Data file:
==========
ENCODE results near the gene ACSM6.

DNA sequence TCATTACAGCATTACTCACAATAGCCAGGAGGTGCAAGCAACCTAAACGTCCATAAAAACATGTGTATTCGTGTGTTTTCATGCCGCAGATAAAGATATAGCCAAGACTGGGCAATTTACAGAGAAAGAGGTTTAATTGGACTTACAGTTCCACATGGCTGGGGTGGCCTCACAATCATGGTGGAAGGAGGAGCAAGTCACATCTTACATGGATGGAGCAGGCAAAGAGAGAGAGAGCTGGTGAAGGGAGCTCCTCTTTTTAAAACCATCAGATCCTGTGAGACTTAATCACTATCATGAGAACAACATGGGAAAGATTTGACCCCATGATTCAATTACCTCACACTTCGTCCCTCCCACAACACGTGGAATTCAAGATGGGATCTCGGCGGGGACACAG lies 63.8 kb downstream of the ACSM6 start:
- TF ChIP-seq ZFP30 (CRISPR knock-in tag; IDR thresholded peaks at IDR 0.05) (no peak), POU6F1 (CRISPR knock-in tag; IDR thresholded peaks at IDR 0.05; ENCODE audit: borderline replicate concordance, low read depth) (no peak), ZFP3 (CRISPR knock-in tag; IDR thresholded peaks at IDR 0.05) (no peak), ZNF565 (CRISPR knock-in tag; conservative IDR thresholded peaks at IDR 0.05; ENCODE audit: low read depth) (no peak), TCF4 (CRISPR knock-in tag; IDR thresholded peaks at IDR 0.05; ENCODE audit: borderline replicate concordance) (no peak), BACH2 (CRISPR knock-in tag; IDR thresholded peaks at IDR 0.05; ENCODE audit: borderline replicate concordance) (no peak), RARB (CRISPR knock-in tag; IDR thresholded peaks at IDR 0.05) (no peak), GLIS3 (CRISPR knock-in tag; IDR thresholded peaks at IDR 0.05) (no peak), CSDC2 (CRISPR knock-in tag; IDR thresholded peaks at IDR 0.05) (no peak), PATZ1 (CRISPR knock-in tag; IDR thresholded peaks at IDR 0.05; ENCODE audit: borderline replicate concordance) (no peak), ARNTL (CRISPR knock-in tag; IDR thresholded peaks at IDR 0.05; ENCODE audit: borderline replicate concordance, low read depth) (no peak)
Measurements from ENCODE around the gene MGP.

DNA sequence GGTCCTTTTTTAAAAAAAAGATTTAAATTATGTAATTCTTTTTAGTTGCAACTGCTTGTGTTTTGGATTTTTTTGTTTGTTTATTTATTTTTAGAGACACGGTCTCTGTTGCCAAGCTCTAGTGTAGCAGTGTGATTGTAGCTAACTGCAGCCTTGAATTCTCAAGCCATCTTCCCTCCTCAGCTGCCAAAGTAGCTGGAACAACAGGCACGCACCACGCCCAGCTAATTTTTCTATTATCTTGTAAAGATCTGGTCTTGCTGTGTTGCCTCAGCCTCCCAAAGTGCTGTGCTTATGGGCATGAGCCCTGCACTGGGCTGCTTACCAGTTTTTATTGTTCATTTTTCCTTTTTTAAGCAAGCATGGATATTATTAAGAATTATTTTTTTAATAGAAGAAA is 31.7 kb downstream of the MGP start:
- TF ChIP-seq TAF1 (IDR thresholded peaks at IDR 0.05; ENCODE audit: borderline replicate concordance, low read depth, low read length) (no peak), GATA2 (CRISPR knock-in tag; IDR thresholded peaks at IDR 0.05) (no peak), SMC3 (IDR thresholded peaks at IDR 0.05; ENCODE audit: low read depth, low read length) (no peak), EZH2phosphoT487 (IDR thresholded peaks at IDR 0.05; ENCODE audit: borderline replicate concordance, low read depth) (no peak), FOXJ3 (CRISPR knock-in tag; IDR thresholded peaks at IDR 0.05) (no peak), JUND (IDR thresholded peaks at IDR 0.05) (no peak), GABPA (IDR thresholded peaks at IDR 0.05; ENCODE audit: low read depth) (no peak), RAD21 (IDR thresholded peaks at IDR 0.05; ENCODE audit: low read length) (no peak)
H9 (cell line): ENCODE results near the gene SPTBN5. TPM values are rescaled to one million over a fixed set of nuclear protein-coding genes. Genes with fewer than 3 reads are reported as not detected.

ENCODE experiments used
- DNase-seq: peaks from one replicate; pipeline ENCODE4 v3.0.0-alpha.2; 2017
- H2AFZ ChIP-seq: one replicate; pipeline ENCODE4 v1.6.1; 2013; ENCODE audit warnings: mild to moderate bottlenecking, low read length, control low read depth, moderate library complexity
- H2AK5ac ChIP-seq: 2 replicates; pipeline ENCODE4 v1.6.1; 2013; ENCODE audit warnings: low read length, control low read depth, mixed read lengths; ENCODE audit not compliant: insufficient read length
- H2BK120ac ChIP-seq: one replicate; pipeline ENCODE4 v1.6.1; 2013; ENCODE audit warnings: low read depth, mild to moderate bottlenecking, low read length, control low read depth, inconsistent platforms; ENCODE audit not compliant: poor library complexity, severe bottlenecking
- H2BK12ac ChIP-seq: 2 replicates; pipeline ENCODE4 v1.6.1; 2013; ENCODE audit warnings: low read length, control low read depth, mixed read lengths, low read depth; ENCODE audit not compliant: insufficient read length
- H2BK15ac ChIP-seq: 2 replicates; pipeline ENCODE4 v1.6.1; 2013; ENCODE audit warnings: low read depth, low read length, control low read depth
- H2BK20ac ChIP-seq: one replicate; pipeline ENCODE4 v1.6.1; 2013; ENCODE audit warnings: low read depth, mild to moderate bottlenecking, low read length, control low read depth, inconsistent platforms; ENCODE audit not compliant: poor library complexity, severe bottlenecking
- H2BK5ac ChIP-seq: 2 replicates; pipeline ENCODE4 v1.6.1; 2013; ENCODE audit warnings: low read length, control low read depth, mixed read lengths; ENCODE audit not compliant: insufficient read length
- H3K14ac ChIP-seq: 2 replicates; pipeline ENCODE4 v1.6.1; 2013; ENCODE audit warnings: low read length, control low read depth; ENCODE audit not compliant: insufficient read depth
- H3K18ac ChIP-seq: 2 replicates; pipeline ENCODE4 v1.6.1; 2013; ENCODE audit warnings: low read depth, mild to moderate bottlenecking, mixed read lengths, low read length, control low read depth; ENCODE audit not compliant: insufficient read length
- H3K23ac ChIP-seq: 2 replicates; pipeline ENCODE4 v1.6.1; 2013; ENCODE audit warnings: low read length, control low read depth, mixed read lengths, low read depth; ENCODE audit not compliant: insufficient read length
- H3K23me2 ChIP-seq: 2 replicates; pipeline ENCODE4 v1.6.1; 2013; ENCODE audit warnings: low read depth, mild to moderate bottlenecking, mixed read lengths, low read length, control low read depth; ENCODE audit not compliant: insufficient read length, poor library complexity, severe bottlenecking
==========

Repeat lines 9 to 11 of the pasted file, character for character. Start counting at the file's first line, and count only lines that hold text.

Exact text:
- DNase-seq: peaks from one replicate; pipeline ENCODE4 v3.0.0-alpha.2; 2017
- H2AFZ ChIP-seq: one replicate; pipeline ENCODE4 v1.6.1; 2013; ENCODE audit warnings: mild to moderate bottlenecking, low read length, control low read depth, moderate library complexity
- H2AK5ac ChIP-seq: 2 replicates; pipeline ENCODE4 v1.6.1; 2013; ENCODE audit warnings: low read length, control low read depth, mixed read lengths; ENCODE audit not compliant: insufficient read length